Thinking about building your own DIY freestanding pantry? Check out this kitchen DIY project where I built a freestanding pantry that has pullout drawers!
The absolute last thing on my laundry room renovation list was to build a pantry and as of today I can now proudly put a check by it. There was so much that went into this build I’m not sure how well I am going to consolidate all the steps and information into a coherent blog post but if you are interested, here is my attempt….
THIS! is the finished product. All 8 regular drawers pull out so nothing gets shoved to the back and forgotten about. The top left has drawers made to hold boxes in an organized fashion. One for smaller boxes, and one for larger. The top right is a wine/liquor pull out rack.
1 Sheets ½ birch plywood
1 Sheet 1/2x2x4 birch plywood
1 Sheet ¼ pine plywood
12 22″ full extending ball bearing slider
Note: If you know you are going to paint your unit, then buy something cheaper then birch. I wasn’t sure, so I spent the extra bucks to give myself the option of staining it if I wanted to.
1) I cut the sides and the top from the 3/4″ birch.
2) Using the Kreg pocket jig I made the pockets that I would use to join the top to the sides. Now they say to put the holes in the position where they are going to be seen the least, so since this was the top and my unit is over 6 feet, I faced them up.
3) Next, using the same dimensions as the top, I made the bottom. Then used the Kreg to make the pockets and then screwed it in place.
4) So far so good. I set my unit up then cut the back from the 1/4″ pine and put it in place using my nail gun.
5) Again using the same dimensions, I cut and put in my top shelf but used the 1/2″ birch.
6) In preparations to put in my center divider I took two scrap pieces of ¾ wood and glued/nailed them together then stuck them on the bottom. This gave the unit a more sturdy footing, and also will give the divider good support once it’s in.
Next was to put in the divider and let me tell you, it was a pain! I wanted to try and make both sides as equal as possible so that the drawers would be the same size. I got close, but not exactly equal. Also you can see my center footing from the last step came out a little off center. No big though because a kickboard will be installed later. It’s really important to get this divider level though because it will affect the drawers. I found it best to lay the unit on it’s back and crawl in one of the compartments.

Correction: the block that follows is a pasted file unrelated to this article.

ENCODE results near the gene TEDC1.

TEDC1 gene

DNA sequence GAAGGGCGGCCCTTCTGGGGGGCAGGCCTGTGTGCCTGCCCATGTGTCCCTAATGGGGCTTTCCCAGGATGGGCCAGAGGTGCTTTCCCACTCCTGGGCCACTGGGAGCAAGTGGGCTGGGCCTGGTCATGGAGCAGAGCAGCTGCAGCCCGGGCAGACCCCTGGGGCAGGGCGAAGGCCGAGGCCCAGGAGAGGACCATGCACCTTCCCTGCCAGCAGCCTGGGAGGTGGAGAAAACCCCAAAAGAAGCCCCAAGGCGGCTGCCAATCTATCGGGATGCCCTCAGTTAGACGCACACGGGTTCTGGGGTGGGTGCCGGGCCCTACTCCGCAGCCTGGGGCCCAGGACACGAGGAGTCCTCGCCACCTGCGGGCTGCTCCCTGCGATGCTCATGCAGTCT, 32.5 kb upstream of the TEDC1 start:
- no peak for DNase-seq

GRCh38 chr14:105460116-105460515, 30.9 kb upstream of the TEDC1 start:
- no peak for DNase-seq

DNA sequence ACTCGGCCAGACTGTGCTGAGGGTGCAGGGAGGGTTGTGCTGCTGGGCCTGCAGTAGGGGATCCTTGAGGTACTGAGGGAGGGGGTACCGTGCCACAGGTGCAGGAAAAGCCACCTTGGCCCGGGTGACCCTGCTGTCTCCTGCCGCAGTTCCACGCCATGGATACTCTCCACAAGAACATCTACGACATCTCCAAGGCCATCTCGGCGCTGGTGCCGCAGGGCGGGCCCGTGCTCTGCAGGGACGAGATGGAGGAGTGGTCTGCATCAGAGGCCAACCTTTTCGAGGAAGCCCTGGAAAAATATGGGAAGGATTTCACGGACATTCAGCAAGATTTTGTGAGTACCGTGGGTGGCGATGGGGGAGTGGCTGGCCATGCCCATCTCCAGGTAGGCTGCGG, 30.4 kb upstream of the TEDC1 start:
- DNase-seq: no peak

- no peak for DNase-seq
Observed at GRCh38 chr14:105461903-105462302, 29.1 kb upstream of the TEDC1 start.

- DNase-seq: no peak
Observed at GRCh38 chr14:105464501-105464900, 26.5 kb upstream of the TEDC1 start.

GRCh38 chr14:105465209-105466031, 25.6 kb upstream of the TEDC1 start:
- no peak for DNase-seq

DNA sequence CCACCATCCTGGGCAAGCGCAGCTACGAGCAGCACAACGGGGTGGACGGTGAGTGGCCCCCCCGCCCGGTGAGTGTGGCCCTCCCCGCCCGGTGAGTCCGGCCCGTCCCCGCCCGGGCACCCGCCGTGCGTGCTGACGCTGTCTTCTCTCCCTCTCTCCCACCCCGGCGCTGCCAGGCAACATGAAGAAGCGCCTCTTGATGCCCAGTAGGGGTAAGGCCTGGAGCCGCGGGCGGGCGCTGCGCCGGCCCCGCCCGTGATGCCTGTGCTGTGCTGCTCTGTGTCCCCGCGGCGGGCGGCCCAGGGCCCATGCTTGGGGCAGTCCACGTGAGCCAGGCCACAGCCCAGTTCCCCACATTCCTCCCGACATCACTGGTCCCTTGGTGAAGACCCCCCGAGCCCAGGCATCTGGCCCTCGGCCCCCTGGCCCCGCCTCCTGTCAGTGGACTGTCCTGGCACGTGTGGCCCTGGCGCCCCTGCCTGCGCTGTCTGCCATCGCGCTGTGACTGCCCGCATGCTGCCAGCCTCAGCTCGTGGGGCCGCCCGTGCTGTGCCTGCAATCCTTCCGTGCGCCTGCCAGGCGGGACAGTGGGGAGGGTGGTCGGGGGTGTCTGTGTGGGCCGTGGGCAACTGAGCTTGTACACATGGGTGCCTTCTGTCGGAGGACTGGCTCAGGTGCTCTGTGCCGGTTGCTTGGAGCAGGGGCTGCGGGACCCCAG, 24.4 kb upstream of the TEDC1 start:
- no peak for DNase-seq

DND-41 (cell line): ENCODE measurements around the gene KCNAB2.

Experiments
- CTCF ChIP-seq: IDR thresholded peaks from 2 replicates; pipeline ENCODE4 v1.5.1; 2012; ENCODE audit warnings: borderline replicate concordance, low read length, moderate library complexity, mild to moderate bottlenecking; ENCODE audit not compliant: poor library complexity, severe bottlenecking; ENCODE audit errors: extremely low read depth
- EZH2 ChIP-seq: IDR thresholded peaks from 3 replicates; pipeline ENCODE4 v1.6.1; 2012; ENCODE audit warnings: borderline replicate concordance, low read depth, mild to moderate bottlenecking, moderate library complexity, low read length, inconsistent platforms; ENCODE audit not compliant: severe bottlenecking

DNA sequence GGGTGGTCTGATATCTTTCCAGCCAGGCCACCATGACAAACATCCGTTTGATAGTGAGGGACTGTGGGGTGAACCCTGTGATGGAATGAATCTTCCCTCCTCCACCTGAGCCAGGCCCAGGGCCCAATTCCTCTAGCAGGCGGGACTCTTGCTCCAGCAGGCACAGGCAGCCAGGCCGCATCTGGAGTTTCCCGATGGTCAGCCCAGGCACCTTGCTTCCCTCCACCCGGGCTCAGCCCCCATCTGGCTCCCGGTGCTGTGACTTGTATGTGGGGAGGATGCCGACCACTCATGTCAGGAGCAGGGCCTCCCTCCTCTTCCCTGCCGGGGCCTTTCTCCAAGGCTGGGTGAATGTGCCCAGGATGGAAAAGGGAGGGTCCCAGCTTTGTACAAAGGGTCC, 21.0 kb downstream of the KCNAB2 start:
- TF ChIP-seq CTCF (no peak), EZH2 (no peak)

7) I cut the divider and made my Kreg pockets. Then using the help of my very patient husband, I grabbed my pencil, torpedo level, and tape measure and made sure sure sure that the front and back were level then the top and bottom were level, then the bottom’s front and back were level…then screwed everything in place. The left compartment is 14 3/4″ and the right is 14 7/8″. Being slightly different sizes doesn’t really matter as long as you have the measurements straight before making the drawers.
Woohoo! It’s starting to look like something!!
8) Now I started putting in the sliders. The hardest part of this step is just making sure that the sliders are level and line up with their counterpart. I found it easiest to lay the unit on its side then go through and screw on the row of sliders. Then flip the unit over and screw in the other row.
I set the sliders 7/8″ back from the front so that I could use 1/2″ wood to make a face plate.
9) Time for the drawers. Looking online it seems that the right way to make drawers is to use the dadoe and the rabbit joint. Here is a great how-to if you have the right tools. I didn’t, and with the sliders, wood, and Kreg pocket jig making this an already expensive project, I wasn’t about to spend more. So I went forward with the elementary way of making drawers…by using the butt joint with good ol glue and nails.
10) Then I put the slider on the drawer and put the drawer in the compartment.
Now for the top left space, I knew I wanted to have two pull out drawers designed for boxes and ended up making one drawer for regular-to-big boxes then one for smaller boxes, using 3/4″ wood for dividers.
1) My first step was to put the unit back on its side and install the divider that would split off the two box drawers. To cut out some of the heartache I made four kickstands out of scrap wood to the wanted height then just laid my divider on top and made sure it was level then screwed it in. Note: I put the pocket holes facing right on all my dividers. However, after the sliders are installed they are barely visible.